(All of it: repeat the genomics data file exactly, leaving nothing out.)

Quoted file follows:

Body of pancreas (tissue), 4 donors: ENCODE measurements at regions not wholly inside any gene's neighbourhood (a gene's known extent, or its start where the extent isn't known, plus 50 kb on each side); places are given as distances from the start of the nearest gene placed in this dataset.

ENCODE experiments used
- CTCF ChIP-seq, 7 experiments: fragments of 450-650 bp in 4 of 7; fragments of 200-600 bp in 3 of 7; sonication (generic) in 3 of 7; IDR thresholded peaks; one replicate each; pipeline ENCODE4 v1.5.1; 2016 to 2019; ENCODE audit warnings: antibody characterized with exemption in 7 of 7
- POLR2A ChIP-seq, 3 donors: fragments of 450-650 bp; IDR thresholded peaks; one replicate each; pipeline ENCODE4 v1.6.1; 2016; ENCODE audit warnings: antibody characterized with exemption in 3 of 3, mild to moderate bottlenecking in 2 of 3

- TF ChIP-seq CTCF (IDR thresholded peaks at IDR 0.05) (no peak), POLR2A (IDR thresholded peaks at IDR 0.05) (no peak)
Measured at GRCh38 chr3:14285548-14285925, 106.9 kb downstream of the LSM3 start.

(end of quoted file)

Body of pancreas (tissue), 4 donors: ENCODE measurements at regions not wholly inside any gene's neighbourhood (a gene's known extent, or its start where the extent isn't known, plus 50 kb on each side); places are given as distances from the start of the nearest gene placed in this dataset.

ENCODE experiments used
- CTCF ChIP-seq, 7 experiments: fragments of 450-650 bp in 4 of 7; fragments of 200-600 bp in 3 of 7; sonication (generic) in 3 of 7; IDR thresholded peaks; one replicate each; pipeline ENCODE4 v1.5.1; 2016 to 2019; ENCODE audit warnings: antibody characterized with exemption in 7 of 7
- POLR2A ChIP-seq, 3 donors: fragments of 450-650 bp; IDR thresholded peaks; one replicate each; pipeline ENCODE4 v1.6.1; 2016; ENCODE audit warnings: antibody characterized with exemption in 3 of 3, mild to moderate bottlenecking in 2 of 3

- TF ChIP-seq CTCF (IDR thresholded peaks at IDR 0.05) (no peak), POLR2A (IDR thresholded peaks at IDR 0.05) (no peak)
Measured at GRCh38 chr3:14285548-14285925, 106.9 kb downstream of the LSM3 start.